It might be hard to think of the Ford Mondeo as a car that saved the company. Ford was the bestselling brand in the UK before the Mondeo appeared in 1992 and has remained in that envied position ever since.
What difference did it really make? Only everything.
When the Mondeo went on sale it represented a turning point in Ford history, at least as far as the cars it sold in Europe were concerned.
By 1993, those of us who wrote about the car industry for a living were thoroughly sick of the Fords we drove. The Fiesta was reasonable but the Granada was ancient, the Sierra older and even further off the pace. But the car that genuinely outraged us was the still-quite-new Escort MkV.
This wasn’t just a bad car, it appeared to be a cynical car too, engineered to the lowest standards Ford thought it could get away with.
And get away with it, Ford did. Back then it was almost impossible for the customer to fully inform him or herself about which car choice to make. You could read a line or two in the listings at the back of the specialist motoring magazines but, unless you happened across a group test of every relevant car in the class from an independent, honest and informed outlet (of which there were few), you shopped blind.
Except it was worse than that: many people just walked into their nearest dealer and bought whatever car the principal recommended. And as Ford had more than 1,000 dealers while its nearest rival Vauxhall had nearer 600, Ford’s number one position was no great surprise to anyone, despite it having not a single class-leading car to offer – and some product that was genuinely woeful.
Yet we knew the Mondeo would be good even before we drove it. In general, car manufacturers loathe the press turning up to its launch events armed with rival products to test against the new cars but, when Ford launched the Mondeo in France in January 1993, it offered to send a lorry to the Autocar office where I worked and transport all the rivals to the launch.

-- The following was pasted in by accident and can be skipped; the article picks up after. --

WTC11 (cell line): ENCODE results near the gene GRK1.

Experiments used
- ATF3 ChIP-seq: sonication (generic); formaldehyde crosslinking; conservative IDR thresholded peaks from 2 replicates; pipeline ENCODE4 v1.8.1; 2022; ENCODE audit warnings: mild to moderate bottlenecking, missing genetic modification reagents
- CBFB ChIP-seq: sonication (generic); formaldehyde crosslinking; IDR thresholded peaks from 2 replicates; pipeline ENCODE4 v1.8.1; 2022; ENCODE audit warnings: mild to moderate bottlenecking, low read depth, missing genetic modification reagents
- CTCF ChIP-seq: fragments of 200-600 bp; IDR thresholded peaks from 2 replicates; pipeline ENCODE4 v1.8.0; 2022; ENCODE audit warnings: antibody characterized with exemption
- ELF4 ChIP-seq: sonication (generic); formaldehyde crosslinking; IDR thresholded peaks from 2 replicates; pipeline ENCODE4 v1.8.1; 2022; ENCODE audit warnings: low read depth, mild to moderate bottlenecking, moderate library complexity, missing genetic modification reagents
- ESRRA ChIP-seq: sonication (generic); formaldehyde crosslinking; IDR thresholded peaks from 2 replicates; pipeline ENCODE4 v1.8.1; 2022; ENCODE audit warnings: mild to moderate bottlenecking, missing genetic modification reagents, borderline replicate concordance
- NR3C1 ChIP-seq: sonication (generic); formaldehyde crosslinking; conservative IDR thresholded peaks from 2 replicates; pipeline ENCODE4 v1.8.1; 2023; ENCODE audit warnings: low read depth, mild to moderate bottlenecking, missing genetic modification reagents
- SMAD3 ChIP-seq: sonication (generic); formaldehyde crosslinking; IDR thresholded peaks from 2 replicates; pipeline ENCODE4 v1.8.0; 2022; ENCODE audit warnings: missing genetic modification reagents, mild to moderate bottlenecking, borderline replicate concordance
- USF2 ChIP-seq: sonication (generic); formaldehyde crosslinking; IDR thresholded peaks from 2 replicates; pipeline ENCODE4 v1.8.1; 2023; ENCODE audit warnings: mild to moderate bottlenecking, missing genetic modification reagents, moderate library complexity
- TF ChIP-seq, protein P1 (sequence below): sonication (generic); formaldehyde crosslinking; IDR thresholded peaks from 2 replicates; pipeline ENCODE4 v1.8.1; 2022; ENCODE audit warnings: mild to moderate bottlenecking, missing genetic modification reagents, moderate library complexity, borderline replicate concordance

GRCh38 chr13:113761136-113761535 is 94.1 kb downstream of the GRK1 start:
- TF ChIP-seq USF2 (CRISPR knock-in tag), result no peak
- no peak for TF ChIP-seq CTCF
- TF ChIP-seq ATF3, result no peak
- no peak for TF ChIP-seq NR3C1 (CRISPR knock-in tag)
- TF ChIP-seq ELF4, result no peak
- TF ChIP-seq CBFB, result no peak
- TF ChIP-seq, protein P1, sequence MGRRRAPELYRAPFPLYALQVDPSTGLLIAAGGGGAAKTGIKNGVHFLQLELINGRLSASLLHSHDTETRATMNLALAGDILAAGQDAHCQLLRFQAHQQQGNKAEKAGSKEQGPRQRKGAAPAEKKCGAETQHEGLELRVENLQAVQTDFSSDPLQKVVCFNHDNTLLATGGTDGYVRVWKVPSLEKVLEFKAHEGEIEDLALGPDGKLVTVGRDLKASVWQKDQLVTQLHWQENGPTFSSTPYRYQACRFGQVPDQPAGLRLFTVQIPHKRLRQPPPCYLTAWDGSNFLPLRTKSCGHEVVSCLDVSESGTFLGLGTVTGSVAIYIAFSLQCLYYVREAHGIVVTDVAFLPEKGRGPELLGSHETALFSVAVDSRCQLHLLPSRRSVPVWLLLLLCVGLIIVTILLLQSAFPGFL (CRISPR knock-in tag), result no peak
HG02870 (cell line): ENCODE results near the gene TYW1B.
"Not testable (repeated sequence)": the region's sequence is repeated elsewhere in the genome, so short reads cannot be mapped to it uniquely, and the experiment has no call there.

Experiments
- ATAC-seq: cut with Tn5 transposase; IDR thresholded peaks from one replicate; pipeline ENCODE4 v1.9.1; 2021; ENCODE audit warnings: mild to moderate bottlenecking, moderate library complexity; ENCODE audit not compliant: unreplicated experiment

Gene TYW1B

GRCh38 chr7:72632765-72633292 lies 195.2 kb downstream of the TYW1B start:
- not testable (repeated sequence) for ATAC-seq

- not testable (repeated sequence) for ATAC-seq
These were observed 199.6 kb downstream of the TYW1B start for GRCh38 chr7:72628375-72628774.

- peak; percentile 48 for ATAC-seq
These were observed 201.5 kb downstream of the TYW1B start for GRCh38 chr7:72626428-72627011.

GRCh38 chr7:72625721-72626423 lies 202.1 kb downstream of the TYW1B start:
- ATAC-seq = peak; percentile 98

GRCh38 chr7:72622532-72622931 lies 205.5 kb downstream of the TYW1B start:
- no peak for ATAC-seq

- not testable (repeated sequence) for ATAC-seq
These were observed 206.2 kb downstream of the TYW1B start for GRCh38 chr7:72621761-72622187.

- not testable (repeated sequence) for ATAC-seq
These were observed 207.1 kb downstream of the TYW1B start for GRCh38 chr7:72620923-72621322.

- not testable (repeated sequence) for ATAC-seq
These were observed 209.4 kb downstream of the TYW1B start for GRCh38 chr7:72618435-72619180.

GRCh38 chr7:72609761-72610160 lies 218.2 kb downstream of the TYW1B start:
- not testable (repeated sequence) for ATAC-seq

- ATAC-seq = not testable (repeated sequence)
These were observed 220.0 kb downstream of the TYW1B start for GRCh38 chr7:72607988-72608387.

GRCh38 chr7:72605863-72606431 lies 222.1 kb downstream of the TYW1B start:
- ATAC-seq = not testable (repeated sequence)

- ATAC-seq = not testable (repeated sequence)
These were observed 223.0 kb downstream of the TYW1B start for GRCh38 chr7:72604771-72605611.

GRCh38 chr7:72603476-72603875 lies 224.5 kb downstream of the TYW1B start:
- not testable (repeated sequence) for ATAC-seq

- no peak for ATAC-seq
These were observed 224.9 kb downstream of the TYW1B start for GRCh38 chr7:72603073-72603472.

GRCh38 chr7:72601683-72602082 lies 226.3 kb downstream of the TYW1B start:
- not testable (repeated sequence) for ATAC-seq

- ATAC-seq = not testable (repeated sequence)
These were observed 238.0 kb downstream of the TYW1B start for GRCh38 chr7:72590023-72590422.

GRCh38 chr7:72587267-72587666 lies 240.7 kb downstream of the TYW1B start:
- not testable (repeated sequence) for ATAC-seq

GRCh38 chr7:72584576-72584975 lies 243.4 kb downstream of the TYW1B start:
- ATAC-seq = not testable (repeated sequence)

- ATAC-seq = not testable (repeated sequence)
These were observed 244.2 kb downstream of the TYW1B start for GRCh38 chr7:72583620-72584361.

When we arrived, there were no marketing men parroting their well-rehearsed patter. Instead, engineers were everywhere, unchaperoned by press officers, desperate to share their passion for their new car.
The Mondeo was as good as they suggested, catapulting Ford from close to the bottom of the class to undisputed leadership. It was well built, rode beautifully, was very well equipped and a delight to drive. Ford had spent $1 billion on developing the car and every single dollar had been worth it.
Even so, the fear that it might prove a one-off remained and we would need to wait another four years before catching sight of the next new Ford to be developed from scratch. In replacing the miserable Escort, it was so transformative that Ford even changed its name – and the resulting Focus did more even than the Mondeo to cement Ford’s reputation as the creator of the best everyday driving machines you could buy.
By the time the Focus went on sale in 1998, the internet was already transforming our world, including the automotive one, ensuring customers could be as well informed about any new car as the people trying to sell it to them – and without even leaving the house.
The days of slickly-marketed mediocrity were over. Had the Mondeo not stopped the rot when it did, Ford’s reputation would have been shredded.
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